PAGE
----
• To be able to determine the highest-value agents or regimens ― the optimal combination of clinical benefit, toxicity and cost―for a specific clinical indication

  • Appreciation that there is broad array of single agents or combination therapies that have proven efficacy for the same disease scenarios

  • Awareness that there is variability in the quality of the evidence describing the clinical utility of cancer drugs

  • Awareness that there is variability in the relative effectiveness of these agents in the same adjuvant or advanced disease settings

  • Awareness that there are varying breadths and levels of toxicity associated with antineoplastic agents and combination therapies

  • Appreciation that these agents and their combinations vary widely in cost

  • Appreciation that the costs of medicines have very different impacts on healthcare budgets depending on country

  • Understanding of the multiplicity of factors underlying the rapidly rising costs of cancer care in one's own national environment and worldwide

  • Understanding of the specific role that new antineoplastic agents have in contributing to this rise

  • Familiarity with the approaches that health economists employ to quantify value, eg, determination of quality-adjusted life years (QALYs), cost-effectiveness ratios etc

  • Understanding of the mechanisms for financing healthcare in one's nation of residence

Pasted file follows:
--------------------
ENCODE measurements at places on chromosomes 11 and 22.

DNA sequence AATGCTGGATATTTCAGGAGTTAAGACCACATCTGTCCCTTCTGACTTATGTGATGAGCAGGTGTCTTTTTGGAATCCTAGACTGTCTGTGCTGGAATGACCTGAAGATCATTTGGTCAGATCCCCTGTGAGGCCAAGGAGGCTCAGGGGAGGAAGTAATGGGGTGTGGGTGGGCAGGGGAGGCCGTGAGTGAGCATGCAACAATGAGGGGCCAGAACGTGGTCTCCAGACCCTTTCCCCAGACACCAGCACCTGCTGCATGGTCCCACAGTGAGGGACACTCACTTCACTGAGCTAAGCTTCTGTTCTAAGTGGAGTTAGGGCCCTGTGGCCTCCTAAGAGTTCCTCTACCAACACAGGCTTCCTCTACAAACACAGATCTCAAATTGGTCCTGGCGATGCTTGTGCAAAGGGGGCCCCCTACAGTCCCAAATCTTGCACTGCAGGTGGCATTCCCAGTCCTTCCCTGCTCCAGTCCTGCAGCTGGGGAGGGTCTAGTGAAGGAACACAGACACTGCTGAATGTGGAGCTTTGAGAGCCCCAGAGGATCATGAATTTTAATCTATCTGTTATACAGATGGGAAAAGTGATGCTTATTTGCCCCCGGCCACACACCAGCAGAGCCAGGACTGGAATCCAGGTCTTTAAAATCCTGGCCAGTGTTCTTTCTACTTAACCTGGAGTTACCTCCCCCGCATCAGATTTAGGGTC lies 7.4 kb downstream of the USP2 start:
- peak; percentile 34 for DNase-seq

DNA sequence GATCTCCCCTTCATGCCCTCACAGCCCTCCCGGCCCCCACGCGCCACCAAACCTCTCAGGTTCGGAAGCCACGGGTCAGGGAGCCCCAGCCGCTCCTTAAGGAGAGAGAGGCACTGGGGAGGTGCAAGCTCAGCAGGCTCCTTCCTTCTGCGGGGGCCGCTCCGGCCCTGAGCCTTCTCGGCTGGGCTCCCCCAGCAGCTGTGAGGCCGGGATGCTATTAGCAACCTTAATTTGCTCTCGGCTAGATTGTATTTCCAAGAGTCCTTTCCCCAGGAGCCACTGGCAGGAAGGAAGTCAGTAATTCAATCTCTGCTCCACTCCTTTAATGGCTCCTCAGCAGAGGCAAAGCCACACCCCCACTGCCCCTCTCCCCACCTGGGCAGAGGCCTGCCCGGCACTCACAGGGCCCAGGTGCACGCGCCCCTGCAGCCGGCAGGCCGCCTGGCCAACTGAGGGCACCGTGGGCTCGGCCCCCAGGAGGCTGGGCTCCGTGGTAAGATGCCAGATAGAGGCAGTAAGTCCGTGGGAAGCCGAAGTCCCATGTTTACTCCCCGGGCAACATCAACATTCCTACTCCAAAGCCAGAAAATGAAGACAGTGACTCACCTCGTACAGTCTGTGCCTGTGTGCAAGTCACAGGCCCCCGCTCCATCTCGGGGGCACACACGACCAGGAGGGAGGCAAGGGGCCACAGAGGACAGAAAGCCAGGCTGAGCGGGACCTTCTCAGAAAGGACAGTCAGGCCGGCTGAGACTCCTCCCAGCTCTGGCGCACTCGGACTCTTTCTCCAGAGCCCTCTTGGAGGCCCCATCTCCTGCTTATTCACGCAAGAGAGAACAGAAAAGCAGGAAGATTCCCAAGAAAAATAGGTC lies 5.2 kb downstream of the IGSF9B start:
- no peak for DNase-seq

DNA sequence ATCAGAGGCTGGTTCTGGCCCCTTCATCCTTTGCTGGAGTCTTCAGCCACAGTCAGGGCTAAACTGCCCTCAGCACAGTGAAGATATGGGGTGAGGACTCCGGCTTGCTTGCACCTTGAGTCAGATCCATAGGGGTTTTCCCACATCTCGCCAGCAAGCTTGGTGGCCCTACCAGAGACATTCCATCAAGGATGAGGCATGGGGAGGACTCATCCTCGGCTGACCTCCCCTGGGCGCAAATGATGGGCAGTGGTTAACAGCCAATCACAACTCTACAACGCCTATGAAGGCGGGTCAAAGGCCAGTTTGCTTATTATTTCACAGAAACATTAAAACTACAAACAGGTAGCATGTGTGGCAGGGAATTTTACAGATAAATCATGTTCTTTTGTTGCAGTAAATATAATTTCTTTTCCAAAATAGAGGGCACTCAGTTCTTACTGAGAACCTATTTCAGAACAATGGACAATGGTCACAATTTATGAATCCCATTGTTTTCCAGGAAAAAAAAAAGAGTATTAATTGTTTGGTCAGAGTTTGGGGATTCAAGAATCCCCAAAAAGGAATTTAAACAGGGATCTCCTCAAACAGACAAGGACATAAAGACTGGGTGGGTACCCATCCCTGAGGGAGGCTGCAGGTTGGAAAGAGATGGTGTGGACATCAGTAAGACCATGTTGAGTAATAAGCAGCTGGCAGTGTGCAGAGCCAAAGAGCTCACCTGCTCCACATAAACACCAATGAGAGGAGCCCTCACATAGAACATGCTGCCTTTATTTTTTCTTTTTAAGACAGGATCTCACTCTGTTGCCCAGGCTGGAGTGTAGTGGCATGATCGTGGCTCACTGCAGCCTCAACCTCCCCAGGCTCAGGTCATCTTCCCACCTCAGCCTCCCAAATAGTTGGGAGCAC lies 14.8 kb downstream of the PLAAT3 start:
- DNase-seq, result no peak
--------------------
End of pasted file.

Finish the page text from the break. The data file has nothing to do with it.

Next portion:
• Familiarity with the approach that various nations use to perform health technology assessments

  • Familiarity with the formal value assessment tools that have been developed by ESMO, ASCO and the National Comprehensive Cancer Network (NCCN)

  • Familiarity with the pathways that have been and are under development to guide high-quality, cost-effective cancer care

  • Familiarity with the macroeconomics of cancer care

  • Familiarity with the tools designed to enable use of the value frameworks in shared decision-making with patients

  • Ability to apply one or several of the value assessment tools generated by ESMO, ASCO or NCCN to new cancer drugs or regimens that have been approved for use

  • Ability to use communication skills that facilitate conversations with patients and families about the cost of cancer care, and particularly as it relates to the expense that they are personally responsible for

  • Ability to use clinical and communication skills that enable communication at the end of life that emphasise when costly anticancer drugs are likely to be helpful, and when their use is likely to be counterproductive to the patients’ well-being